Gray Comma Polygonia progne (Cramer, 1775)  

Status:

Gray Comma (Polygonia progne) is a beautiful anglewing species of deciduous woodland habitats in eastern North America. This butterfly is very similar to the more numerous Eastern Comma, and care should be taken to distinguish the two. Like Eastern Commas, this species prefers rotting fruit and sap to flowers, and the species is seldom seen on blossoms. This species is double-brooded, and the summer individuals are somewhat darker above (Butterflies of Maryland: A Biological Summary and Checklist by Lynn Davidson & Richard Smith; Allen, 1997).

Description:

Gray Comma is most easily confused with relatives in the genus Polygonia. The larger Question Mark (Pologonia interrogationis) generally has more strongly-hooked forewings, a longer tail on the hindwing, and four subapical spots on the forewing, while commas have just three spots here. The very similar Eastern Comma can be difficult to tell from Gray Comma, but can be discerned by noting certain combinations of characters. On the upperside, Gray Comma is very similar to Eastern, but usually has a darker hindwing (note that summer form Eastern can have similarly dark hindwings). On the underside, under close scrutiny, Gray Comma has a very distinctive, beautifully striated effect,and tends towards colder gray, often bicolored coloration, while Eastern is usually warmer shades of brown, and usually lacks strong striping. The silvery comma marking on Eastern is usually thick, and with strong hooks on both ends, while the marking is normally thin and shallow, with tapered ends on Gray (Glassberg, 1999).

Where to find:

Rich deciduous forests. It often likes to land on dirt roads or puddle at wet mud.

Relationships:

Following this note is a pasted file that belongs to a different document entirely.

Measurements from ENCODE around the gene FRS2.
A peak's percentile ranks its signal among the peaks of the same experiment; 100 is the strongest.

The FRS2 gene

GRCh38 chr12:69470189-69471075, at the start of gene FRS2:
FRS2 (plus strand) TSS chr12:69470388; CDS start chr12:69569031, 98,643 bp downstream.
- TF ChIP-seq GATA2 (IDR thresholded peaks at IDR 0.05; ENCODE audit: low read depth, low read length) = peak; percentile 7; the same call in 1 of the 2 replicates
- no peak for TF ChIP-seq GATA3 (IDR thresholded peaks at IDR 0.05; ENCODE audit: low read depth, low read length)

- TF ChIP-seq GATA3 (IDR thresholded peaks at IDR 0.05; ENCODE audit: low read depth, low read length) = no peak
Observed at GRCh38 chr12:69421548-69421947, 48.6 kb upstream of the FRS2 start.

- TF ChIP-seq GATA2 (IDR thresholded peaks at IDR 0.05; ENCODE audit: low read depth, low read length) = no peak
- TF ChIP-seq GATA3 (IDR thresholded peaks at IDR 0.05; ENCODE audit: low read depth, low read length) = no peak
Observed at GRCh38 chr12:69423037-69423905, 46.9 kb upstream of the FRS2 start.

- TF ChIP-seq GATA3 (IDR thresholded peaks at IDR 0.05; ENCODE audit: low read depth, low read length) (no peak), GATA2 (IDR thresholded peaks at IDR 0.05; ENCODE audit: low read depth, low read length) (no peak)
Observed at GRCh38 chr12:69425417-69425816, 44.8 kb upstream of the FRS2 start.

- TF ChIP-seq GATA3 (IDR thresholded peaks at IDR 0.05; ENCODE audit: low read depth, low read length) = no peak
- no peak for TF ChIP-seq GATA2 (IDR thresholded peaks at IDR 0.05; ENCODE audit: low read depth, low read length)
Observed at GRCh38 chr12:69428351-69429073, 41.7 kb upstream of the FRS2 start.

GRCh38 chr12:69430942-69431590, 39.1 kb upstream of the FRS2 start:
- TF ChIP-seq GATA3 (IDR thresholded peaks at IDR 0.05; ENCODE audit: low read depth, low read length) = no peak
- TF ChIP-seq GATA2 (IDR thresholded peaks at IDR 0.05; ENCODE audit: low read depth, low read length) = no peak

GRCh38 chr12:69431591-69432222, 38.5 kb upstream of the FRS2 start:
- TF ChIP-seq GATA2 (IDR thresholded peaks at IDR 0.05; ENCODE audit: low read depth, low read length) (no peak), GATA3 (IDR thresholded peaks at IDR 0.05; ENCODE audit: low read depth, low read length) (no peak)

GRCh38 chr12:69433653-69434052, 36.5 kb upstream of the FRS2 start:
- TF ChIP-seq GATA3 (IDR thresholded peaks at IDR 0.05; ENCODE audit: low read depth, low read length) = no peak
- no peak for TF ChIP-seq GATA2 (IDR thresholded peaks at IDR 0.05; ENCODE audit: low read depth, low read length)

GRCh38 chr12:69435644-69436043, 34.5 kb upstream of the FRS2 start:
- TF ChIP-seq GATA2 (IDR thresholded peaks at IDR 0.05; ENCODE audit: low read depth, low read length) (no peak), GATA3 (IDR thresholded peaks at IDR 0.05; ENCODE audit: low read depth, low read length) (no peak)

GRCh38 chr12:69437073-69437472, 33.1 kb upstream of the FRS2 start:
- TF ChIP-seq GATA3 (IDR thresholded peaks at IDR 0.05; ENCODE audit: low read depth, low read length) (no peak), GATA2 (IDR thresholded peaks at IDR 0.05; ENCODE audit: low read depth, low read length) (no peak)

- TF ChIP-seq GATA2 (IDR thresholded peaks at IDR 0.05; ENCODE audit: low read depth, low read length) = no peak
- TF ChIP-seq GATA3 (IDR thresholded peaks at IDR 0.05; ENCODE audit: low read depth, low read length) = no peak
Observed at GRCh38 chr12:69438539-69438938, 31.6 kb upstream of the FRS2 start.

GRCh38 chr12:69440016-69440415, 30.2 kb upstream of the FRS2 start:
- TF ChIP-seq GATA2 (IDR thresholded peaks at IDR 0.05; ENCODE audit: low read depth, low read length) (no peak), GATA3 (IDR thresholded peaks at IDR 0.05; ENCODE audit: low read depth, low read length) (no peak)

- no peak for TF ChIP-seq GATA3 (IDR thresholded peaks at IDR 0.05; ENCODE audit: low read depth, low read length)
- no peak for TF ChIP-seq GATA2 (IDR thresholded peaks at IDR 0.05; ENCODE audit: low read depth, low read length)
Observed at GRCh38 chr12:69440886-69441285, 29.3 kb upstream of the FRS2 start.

Gray Comma preferentially uses gooseberries (Ribes spp.), and apparently prefers Appalachian Gooseberry (Ribes rotundifolium) in West Virginia. The species reportedly occasionally uses elms as well (Allen, 1997). Gray Comma may have once been more common, having spread over the mid-Atlantic with the cultivation of European Gooseberry and other Ribes species. However, with the rise of rust on white pine (for which Ribes is an interstitial host), Ribes was systematically exterminated in much of the native range of white pine to prevent transmission. (R. Borchelt, pers. comm.)

There are 11 records in the project database.

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A Gray Comma in Garrett Co., Maryland (7/10/2012). Photo by Rick Cheicante. (MBP list)

A Gray Comma in Garrett Co., Maryland (6/29/2015). Photo by Jim Stasz. (MBP list)

A Gray Comma in Garrett Co., Maryland (7/4/2013). Photo by Annette Allor. (MBP list)

A Gray Comma in Garrett Co., Maryland (7/10/2012). Photo by Rick Cheicante. (MBP list)

A Gray Comma in Baltimore Co., Maryland (3/31/2014). Photo by Frode Jacobsen. (MBP list)

A Gray Comma in Garrett Co., Maryland (7/19/2003). Photo by Jim Stasz. (MBP list)

A Gray Comma in Garrett Co., Maryland (7/19/2003). Photo by Jim Stasz. (MBP list)


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